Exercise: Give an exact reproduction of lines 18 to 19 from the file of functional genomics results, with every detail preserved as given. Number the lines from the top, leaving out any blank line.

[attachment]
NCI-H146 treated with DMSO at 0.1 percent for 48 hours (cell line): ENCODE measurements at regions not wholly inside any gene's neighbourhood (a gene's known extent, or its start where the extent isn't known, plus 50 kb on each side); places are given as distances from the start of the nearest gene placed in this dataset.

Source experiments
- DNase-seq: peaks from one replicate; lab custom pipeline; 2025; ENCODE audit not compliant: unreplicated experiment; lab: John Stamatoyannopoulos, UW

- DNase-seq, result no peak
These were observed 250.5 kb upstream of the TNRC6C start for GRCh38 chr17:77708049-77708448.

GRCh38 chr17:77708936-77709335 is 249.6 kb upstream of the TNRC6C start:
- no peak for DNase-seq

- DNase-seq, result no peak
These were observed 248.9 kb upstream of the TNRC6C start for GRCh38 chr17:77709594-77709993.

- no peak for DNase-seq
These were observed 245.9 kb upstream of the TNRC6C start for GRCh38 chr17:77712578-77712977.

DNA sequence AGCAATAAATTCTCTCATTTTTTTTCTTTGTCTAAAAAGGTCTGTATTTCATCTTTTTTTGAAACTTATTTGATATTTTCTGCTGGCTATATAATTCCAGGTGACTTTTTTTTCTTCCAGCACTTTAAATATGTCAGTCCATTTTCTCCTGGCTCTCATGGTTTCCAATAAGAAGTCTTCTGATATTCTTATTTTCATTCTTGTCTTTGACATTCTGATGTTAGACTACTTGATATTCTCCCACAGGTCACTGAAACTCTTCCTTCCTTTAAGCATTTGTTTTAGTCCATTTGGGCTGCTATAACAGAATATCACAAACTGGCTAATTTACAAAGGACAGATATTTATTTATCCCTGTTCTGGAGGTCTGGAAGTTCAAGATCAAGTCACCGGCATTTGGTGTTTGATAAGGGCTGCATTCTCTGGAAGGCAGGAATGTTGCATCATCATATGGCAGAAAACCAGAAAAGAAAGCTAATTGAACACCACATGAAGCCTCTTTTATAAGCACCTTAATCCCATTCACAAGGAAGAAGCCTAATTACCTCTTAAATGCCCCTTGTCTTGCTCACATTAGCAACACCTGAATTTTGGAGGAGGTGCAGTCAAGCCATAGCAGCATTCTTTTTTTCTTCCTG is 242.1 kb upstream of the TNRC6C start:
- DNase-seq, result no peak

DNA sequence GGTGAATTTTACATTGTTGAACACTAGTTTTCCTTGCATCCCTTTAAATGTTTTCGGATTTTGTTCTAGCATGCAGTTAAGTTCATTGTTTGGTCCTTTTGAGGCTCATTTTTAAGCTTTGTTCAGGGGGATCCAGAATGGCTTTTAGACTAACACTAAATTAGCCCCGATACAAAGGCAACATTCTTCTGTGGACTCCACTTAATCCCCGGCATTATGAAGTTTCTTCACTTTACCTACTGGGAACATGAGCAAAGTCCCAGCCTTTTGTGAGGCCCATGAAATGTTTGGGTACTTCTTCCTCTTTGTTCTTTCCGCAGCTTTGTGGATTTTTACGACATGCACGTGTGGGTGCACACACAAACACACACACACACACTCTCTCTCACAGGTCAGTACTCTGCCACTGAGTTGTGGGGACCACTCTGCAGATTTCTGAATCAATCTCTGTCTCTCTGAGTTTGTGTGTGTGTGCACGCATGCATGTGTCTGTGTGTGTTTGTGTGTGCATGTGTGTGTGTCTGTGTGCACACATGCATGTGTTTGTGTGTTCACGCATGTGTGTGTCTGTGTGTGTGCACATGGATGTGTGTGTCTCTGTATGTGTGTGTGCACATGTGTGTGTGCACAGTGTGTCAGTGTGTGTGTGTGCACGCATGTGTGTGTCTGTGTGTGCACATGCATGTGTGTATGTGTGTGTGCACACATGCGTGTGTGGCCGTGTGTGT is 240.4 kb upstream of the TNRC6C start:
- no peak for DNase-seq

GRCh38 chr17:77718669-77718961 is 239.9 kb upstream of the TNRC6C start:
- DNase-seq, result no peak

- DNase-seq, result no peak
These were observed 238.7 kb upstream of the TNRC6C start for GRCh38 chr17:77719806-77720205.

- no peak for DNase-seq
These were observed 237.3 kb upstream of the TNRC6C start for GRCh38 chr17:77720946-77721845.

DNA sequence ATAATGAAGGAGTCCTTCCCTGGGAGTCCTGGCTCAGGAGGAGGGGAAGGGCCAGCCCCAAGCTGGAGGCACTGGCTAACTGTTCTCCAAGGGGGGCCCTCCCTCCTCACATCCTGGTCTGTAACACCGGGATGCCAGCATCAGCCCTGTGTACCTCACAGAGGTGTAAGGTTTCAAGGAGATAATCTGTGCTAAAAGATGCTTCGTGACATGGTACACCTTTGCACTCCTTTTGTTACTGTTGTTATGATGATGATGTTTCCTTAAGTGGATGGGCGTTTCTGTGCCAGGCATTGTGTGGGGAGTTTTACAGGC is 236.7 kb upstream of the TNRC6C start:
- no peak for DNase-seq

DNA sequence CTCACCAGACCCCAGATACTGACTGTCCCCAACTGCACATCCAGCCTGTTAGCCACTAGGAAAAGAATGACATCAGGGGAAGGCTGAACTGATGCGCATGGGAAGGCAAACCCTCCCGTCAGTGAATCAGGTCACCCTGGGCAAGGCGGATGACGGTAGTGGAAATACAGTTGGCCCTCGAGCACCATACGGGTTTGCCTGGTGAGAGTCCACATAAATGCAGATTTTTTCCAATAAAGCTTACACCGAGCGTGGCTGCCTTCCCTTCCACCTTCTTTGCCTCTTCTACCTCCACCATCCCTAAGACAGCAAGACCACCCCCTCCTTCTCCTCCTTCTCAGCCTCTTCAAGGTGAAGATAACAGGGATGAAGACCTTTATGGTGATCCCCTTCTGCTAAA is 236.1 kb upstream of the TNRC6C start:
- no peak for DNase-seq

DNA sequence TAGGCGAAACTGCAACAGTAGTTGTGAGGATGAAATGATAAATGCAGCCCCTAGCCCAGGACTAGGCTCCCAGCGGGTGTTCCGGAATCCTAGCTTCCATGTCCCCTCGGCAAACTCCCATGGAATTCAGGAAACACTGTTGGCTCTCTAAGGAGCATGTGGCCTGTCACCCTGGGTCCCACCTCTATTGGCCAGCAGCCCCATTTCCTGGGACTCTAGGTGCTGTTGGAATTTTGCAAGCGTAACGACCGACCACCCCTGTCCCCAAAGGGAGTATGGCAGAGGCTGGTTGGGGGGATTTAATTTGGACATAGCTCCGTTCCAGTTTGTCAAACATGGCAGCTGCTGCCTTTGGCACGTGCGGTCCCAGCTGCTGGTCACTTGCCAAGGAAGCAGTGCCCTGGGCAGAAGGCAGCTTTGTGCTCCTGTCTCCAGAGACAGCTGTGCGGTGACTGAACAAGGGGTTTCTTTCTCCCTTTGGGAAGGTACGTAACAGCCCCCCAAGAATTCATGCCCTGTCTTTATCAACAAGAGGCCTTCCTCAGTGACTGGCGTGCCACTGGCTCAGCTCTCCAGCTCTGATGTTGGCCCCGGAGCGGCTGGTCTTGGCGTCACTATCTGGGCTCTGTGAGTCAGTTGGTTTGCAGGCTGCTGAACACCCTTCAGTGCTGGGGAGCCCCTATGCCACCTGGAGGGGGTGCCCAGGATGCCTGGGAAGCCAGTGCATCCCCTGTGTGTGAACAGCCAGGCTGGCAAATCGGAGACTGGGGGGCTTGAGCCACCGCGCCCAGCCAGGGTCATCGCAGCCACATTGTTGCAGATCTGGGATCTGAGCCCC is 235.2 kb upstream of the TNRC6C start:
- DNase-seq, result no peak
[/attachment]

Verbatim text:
- DNase-seq, result no peak
These were observed 238.7 kb upstream of the TNRC6C start for GRCh38 chr17:77719806-77720205.